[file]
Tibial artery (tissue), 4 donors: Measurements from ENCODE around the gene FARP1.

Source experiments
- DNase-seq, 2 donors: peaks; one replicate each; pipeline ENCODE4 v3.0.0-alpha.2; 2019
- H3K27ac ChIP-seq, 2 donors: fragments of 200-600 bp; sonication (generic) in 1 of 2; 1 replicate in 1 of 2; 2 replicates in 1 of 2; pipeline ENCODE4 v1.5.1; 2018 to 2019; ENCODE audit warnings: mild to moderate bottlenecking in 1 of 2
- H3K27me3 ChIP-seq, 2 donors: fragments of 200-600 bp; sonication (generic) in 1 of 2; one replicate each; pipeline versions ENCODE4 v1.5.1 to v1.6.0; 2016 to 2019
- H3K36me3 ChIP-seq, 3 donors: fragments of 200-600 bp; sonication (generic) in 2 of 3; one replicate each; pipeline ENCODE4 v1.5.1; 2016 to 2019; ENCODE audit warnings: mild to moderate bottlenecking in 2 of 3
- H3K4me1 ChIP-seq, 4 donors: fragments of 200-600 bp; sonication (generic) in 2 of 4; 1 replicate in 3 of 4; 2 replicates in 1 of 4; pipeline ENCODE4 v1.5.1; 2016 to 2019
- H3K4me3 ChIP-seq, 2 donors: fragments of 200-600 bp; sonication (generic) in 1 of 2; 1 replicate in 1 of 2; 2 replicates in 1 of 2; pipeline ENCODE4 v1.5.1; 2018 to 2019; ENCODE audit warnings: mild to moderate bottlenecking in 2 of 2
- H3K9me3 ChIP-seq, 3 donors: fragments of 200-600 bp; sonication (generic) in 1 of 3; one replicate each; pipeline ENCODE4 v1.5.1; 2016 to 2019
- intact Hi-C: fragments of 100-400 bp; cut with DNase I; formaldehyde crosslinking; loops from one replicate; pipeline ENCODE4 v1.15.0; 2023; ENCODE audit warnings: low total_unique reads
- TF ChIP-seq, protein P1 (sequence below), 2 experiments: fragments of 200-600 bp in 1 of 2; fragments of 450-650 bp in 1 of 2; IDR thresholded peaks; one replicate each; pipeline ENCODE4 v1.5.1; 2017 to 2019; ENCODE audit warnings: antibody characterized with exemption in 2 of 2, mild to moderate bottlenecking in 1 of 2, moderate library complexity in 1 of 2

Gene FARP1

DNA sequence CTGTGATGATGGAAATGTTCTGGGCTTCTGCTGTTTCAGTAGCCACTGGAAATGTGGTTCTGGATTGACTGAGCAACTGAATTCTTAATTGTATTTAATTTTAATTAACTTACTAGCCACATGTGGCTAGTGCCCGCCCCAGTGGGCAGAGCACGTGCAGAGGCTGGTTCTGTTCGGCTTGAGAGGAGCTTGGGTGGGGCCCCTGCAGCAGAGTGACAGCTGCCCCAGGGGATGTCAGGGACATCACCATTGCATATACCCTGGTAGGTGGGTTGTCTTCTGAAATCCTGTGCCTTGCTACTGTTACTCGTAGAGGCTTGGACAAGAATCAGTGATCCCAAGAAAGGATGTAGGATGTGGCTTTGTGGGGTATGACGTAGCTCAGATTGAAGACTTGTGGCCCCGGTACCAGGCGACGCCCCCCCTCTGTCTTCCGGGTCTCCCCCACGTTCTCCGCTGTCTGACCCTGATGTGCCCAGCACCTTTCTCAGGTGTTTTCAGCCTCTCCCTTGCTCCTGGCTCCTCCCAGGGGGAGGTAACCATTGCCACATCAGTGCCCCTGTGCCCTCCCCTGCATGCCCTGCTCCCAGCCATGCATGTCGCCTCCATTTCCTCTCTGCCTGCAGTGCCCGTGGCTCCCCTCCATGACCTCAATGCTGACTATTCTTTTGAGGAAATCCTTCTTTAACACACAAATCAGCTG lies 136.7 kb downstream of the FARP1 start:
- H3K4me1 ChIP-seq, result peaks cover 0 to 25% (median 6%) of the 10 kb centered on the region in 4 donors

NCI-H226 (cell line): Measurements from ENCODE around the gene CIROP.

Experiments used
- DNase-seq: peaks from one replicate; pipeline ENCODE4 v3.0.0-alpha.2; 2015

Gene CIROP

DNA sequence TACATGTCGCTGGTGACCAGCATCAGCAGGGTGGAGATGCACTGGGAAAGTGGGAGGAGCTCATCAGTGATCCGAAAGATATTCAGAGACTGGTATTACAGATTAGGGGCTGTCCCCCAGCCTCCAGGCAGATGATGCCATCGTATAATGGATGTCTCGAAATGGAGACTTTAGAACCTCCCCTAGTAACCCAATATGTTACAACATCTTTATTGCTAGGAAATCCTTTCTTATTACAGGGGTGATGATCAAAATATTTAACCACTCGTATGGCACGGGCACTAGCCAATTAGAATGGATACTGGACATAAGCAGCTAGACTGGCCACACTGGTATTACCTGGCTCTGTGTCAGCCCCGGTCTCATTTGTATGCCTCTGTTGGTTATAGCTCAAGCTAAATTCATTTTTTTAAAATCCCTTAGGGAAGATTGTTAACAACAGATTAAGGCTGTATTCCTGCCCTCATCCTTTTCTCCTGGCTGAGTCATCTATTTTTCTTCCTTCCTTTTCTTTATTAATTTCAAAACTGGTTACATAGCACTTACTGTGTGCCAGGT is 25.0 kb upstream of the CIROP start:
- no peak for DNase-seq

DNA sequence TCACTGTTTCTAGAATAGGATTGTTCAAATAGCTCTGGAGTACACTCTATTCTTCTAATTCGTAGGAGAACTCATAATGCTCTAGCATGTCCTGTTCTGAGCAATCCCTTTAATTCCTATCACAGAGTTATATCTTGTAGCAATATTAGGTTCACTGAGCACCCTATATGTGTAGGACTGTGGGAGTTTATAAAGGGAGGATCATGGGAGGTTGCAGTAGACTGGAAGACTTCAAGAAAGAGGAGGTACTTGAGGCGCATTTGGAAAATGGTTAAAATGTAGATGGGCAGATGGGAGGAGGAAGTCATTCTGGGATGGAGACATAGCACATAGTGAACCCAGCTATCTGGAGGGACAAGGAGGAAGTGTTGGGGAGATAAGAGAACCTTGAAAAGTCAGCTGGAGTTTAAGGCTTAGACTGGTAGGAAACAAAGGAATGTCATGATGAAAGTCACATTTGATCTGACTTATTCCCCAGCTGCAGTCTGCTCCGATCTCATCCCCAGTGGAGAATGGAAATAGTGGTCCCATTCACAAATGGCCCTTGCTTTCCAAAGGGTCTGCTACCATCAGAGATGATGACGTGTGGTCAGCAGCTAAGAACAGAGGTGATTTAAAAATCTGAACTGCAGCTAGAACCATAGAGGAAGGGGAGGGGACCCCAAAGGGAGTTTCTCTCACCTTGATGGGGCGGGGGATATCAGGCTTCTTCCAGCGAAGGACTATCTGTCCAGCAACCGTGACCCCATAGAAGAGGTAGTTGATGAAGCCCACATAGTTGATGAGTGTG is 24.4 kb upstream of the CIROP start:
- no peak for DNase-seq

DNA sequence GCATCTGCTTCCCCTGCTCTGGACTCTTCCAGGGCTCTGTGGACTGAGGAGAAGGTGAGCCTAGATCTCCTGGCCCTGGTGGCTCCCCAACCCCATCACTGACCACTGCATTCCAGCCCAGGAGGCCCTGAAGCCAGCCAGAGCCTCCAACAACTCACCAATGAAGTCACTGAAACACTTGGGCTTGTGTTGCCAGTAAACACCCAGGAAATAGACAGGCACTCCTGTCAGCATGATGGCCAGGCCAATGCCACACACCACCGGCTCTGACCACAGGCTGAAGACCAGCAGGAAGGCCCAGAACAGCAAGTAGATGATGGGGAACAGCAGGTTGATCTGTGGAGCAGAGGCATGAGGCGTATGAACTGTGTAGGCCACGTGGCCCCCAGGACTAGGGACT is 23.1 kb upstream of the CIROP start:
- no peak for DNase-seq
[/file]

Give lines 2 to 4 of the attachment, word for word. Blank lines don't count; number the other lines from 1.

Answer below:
Source experiments
- DNase-seq, 2 donors: peaks; one replicate each; pipeline ENCODE4 v3.0.0-alpha.2; 2019
- H3K27ac ChIP-seq, 2 donors: fragments of 200-600 bp; sonication (generic) in 1 of 2; 1 replicate in 1 of 2; 2 replicates in 1 of 2; pipeline ENCODE4 v1.5.1; 2018 to 2019; ENCODE audit warnings: mild to moderate bottlenecking in 1 of 2